After pounding the Red Sox in the opener (a game in which the Sox went 0-16 with runners in scoring position), the Yanks out-slugged Boston in turned out to be the longest nine-inning game in baseball history, 14-11. While it is too early to tell how Friday's sweep will play-out this weekend--the Sox, after all, can still win the series--the day could not have turned out any better for New York. Oh sure, Sidney Ponson could have sucked less than he did, but his performance will remain largely a footnote, in light of the nights put together by Johnny Damon and Derek Jeter, Bobby Abreu and Alex Rodriguez, Robinson Cano and Melky Cabrera, Brian Bruney and Scott Proctor.
Johnny Damon picked-up where he left off in the first game and continued to give Red Sox Nation something to gripe about. But it was Derek Jeter's critical three-run double in the seventh that proved to be the biggest at bat of the game. Jeter was 0-4 when he came to the plate with the bases loaded, two men out and the Yankees trailing by 10-8. Earlier in the game, a foul ball off Jeter's bat injured a fan--the fan would be OK, and Jeter fanned to end the at bat. Now, Mike Timlin fell behind Jeter 1-0 and you could hear a pin drop in Fenway. The silence, the tension, was palpable. And this with the Sox leading by two runs. It was like what Yankee fans would feel if Manny or Ortiz came up in the spot, having gone 0-4 to that point, only more so.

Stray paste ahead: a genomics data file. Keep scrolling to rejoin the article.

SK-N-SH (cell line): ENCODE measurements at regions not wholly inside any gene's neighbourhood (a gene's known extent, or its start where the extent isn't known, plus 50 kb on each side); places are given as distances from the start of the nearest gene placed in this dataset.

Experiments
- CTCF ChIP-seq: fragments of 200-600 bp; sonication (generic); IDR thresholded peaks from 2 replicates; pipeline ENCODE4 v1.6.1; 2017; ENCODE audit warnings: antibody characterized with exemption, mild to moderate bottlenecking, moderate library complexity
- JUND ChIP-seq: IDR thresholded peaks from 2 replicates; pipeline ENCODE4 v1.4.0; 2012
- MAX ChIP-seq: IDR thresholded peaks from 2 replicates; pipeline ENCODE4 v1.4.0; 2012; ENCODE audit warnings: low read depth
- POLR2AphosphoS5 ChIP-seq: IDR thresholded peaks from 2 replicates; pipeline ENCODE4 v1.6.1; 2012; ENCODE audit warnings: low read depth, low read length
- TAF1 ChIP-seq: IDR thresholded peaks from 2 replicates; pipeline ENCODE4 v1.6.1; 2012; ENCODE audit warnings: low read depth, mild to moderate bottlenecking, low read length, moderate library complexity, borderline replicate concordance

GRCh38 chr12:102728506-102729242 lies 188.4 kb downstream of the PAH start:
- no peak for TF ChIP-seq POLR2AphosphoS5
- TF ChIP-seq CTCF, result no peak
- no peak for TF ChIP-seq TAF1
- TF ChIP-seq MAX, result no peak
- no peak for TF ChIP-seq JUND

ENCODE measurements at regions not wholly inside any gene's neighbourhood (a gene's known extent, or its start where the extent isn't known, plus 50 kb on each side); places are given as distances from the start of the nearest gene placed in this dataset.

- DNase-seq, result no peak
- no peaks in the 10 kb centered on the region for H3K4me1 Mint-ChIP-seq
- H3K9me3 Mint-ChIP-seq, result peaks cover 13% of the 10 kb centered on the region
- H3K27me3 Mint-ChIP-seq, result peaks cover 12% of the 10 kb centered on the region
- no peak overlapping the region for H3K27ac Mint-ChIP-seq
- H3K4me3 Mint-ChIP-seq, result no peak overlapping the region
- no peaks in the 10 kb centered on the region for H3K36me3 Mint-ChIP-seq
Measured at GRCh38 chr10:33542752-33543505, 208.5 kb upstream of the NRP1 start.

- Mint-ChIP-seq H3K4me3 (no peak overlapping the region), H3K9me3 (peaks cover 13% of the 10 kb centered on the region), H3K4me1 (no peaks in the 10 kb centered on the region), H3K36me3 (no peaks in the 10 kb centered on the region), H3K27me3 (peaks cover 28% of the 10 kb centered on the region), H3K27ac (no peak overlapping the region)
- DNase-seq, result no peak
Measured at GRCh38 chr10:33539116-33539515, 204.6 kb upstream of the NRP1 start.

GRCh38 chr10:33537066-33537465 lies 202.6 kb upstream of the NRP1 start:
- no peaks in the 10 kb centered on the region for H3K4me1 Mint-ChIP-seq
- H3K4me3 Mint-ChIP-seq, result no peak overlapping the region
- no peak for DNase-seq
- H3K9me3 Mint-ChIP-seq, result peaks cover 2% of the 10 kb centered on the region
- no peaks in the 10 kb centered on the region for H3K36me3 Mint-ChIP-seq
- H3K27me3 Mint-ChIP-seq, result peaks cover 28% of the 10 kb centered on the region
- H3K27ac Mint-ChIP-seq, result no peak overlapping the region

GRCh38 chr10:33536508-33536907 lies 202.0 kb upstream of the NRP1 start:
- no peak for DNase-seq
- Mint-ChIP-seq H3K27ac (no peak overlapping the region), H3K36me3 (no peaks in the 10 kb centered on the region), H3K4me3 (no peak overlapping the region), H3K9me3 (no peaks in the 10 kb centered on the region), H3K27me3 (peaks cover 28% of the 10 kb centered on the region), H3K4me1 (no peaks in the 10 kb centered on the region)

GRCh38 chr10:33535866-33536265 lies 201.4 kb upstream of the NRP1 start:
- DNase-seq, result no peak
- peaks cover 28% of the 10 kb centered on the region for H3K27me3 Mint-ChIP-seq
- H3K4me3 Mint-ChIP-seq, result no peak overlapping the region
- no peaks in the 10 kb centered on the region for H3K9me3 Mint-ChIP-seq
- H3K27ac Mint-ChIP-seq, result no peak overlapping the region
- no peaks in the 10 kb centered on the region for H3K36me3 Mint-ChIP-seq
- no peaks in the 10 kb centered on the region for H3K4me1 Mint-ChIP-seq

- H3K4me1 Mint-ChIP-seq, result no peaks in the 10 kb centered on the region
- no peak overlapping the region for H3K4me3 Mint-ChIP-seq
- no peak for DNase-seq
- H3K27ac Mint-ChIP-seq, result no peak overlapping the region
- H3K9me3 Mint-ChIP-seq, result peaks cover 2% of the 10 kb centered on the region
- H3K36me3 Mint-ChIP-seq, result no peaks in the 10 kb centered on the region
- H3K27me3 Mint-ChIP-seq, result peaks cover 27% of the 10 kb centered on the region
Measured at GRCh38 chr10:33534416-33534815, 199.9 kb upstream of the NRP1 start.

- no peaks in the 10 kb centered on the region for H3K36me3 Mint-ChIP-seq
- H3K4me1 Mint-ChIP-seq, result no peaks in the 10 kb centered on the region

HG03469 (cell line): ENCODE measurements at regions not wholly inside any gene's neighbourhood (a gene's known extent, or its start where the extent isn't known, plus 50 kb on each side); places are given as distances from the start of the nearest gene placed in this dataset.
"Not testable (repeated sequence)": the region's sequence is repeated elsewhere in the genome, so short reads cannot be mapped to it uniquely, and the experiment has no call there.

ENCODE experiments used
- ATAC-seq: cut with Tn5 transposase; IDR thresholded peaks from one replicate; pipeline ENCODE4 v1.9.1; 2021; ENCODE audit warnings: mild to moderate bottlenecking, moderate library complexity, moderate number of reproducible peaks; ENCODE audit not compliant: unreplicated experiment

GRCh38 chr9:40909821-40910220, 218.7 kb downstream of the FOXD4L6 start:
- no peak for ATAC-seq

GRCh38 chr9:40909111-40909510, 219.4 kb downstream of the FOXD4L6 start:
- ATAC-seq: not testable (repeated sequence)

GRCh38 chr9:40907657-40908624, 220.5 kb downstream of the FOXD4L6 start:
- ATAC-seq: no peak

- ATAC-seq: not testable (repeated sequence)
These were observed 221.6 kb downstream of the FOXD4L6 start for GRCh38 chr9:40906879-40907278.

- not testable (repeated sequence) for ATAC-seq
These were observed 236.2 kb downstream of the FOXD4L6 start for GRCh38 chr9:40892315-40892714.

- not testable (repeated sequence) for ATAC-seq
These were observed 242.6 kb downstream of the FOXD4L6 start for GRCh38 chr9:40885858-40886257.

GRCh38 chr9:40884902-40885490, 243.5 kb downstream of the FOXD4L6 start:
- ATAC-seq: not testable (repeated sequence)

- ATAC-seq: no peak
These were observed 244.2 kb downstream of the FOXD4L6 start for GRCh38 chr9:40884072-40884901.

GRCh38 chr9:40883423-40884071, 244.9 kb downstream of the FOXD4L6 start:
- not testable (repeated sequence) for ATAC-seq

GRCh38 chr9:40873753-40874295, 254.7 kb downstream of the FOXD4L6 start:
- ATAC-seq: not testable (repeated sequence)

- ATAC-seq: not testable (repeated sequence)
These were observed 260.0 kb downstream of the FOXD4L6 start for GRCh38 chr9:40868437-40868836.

The crowd did not come to life until there were two strikes on Jeter. Bt the Yankee captain worked the count full, fouling off three pitches in the process. Jeter lined the eighth pitch of the at bat into the right field corner, clearing the bases. After Abreu was walked intentionally, Rodriguez doubled sharply past Mike Lowell. The Yanks had a 14-10 lead when all was said and done.
Kyle Farnsworth got beaned with a line drive and had to leave the game, but Proctor prevented any further trouble. Hey, when Mariano Rivera gives up a home run to Ortiz in the bottom of the ninth, and it is essentially meaningless, you know it's been a good night for the Yankees. When Alex Rodriguez makes another routine error in the ninth--in Boston no less--and it is essentially meaningless, it's really been a special night.
New York fans will likely not get too far ahead of themselves--the memories of 2004 still being fresh--but if the Yanks can win one, let alone two of the next three games, the weekend will be considered a success. Biggest game of the year for Josh Beckett. I say he actually shows up today. The question is, what'll the Yanks get from The Big Unit?